Before we have implemented inherently safe and clean mobility solutions that create a livable and safe urban environment free from congestion, a myriad of questions has to be answered. How do we facilitate the basic human need for mobility in packed city streets? How can we match all data collected by cars, traffic camera’s and other sensors to enable safe autonomous driving? How do we get people out of their cars and on their bikes? What is a smart way of introducing shared e-bikes in a city? How can vehicle technology lead to decluttering of the city by making traffic signs and other road side equipment obsolete? Can we think of smarter ways to deliver the increasing load of packages into the houses than by blocking the street with vans of seven different courier services? In what way can connected technology be used to create a new ‘Internet-of-vehicles’, that enables concepts like mobility as a service?
Coherent research area
Since 2011, Smart Mobility is one of the three strategic research areas of the Eindhoven University of Technology. The area combines the expertise of six departments on technological issues like automotive technology, clean combustion and embedded systems, with solid knowhow in the areas of logistics, human performance management and urban planning. Currently, almost 250 TU/e researchers are working on these topics. Besides researchers, also students are heavily involved in smart mobility innovations. Student teams develop drones, sustainable fuels for mobility purposes, electric autonomous racing cars, solar cars, and cars made entirely out of bio-composites. Their efforts have led to start-ups like Lightyear and Amber Mobility.
Gateway to large consortia
TU/e is involved in large national and international consortia such as the Dinalog Campus in Breda, Automotive Campus in Helmond, AutomotiveNL, Connekt-ITS Nederland, Dutch Integrated Testsite for Cooperative Mobility (DITCM), European Supply Chain Forum and Green Car Initiative. The university also works closely together with partners like TomTom, NXP, DAF, VDL, Corus, NedCar, TNT, DTI, Bosch Transmissions, TNO, Unilever and the Ministry of Infrastructure & the Environment.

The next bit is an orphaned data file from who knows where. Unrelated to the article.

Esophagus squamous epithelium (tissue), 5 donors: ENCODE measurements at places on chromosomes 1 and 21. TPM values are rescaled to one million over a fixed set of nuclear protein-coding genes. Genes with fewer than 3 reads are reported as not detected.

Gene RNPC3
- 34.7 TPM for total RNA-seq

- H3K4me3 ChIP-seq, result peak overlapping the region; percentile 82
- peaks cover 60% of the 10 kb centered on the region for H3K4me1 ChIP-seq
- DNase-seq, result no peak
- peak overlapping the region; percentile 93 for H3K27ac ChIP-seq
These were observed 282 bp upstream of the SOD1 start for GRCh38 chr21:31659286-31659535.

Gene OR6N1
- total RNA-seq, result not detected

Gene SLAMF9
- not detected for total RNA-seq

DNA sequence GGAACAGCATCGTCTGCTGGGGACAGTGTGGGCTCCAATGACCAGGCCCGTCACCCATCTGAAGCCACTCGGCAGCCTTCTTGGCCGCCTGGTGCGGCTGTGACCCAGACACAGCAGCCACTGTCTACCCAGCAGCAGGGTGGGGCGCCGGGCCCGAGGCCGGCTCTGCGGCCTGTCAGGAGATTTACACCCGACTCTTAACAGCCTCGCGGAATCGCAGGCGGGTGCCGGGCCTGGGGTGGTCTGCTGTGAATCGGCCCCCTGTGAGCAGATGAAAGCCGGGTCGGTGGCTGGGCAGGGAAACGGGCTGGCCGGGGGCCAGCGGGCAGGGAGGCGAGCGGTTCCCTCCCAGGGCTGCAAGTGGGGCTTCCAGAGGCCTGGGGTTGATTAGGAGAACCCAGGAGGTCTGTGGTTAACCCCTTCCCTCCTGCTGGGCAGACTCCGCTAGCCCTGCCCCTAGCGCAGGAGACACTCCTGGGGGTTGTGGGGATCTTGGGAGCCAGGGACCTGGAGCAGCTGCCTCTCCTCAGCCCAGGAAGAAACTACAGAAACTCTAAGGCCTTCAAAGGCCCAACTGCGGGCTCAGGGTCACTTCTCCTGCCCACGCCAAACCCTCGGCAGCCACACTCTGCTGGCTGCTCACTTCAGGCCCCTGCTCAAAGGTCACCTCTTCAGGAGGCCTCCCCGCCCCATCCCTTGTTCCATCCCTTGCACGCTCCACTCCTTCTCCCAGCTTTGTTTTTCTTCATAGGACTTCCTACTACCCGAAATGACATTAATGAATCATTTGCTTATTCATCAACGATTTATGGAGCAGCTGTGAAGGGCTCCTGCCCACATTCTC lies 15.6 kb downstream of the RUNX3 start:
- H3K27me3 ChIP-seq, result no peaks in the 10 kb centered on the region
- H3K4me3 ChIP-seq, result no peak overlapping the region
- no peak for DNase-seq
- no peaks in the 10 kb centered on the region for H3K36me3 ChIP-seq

Adding brains to a car
In the i-CAVE program, a system is researched and designed that consists of dual mode vehicles which can be driven automatically and manually to allow maximum flexibility. The program integrates technological road maps for automated and cooperative driving, accelerating the development of novel transportation systems addressing today’s and future mobility demands. Besides these enabling technologies, focus is put on fault tolerance and fail safety, wireless communications, human factors and others addressing transition of control between manual and automated driving and response of other road users.
i-CAVE tackles the main challenges of automated driving, i.e., achieving high levels of safety and reliability through rigorous technological design, combined with seamless integration between automated and manual driving to obtain maximum flexibility and user acceptance.
A living lab is used for the integration and evaluation of accurate vision-based mapping and localization techniques, distributed cooperative vehicle control algorithms and fleet management methods. In addition this approach allows for a close-to-market transport system, which can be commercialized by the transport industry, by applying the results in their road maps.
Project CARGO hitching
Transporting packages in the local bus or metro
What if we would use the overcapacity of public transport during off-peak hours for freight transport? That question triggered the start of the successful CARGO hitching project. Effective integration of freight and parcel transport is not new: in long-distance transport such as passenger planes and ferries, fairly often freight is carried alongside people. But for shorter distances, this idea was still rather new.
Combining passenger and freight flows creates attractive business opportunities, because the same transportation needs can be met with fewer vehicles and drivers. It can help to keep socially desirable transport options economically viable in rural areas with declining populations, reduces congestion and air pollution and facilitates the introduction of electric vehicles in urban areas.
The researchers analyzed and quantified potential and necessary conditions, tools and methods for successfully integrated passenger and freight networks. The project resulted in a design of integrated passenger and freight transportation networks and the related coordination, planning and scheduling policies for efficient and reliable delivery of both passengers and small to medium-sized freight volumes.